The cotton information covered in this proposed rule is the weekly 
reporting of BMAS by cotton warehouses. BMAS is reported through the 
Electronic Warehouse Receipt Inc. (EWR Inc.) system, to which AMS has 
access. EWR Inc. is a USDA licensed provider company and generally 
contains information that is exempt from the Paperwork Reduction Act 
(44 U.S.C. Chapter 35) because it is usual and customary business 
information. The proposed change in the regulation would not change the 
burden associated with reporting BMAS, which is required to be reported 
weekly.

Background and Proposed Revisions

    AMS administers the CCC-approved warehouse program for CCC. This 
responsibility includes entering into contracts for the storage and 
handling of CCC-interest commodities with warehouses. The operators of 
those approved warehouses are required to comply with CCC regulations, 
which include reporting information about the stored commodities to 
CCC. The specific requirements that operators of approved warehouses 
must meet are specified in the regulations at Sec.  7 CFR 1423 
``Commodity Credit Corporation Approved Warehouses'' and in the signed 
storage agreement between CCC and the warehouse operator for each type 
of commodity.
    Operators of CCC-approved cotton warehouses are currently required 
to report BMAS, among other data, to the CCC on a weekly basis. Under 
the current rule at Sec.  7 CFR 1423.11(b)(1)(ii), bales that were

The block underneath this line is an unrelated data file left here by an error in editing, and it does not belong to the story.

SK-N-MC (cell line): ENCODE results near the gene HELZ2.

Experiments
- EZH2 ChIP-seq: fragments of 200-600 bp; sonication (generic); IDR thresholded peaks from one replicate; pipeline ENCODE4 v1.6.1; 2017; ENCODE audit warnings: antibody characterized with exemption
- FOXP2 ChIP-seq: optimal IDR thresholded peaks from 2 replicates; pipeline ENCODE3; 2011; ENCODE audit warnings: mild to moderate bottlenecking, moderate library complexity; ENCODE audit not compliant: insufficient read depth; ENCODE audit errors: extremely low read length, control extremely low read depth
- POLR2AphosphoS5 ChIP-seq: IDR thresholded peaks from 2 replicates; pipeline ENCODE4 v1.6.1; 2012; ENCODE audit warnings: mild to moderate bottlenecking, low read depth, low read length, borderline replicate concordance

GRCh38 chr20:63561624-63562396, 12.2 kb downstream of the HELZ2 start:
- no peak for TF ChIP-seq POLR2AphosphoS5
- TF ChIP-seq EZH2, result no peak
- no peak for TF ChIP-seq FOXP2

scheduled and ready for delivery in a previous week, but not picked up 
by the shipper, remained available for loading and for which another 
shipping date had not been established could be counted toward BMAS for 
up to two weeks. This proposed rule would clarify that bales scheduled 
and ready for delivery during a week but not picked up by the end of 
that reporting week can only be reported as BMAS for that one week that 
such bales were made available for shipment. The National Cotton 
Council, on behalf of the U.S. cotton industry, requested this change 
in order to increase the cotton flow rate to domestic and foreign 
manufacturers, to more quickly respond to domestic and international 
market needs, and to optimize performance by approved cotton warehouse 
operators. This change is being made to simplify the calculation of 
BMAS so that certain bales do not need to be accounted for beyond the 
applicable reporting week. The proposed rule would change how BNPU are 
counted in the weekly report to CCC. It would not change any warehouse 
tariffs or fees.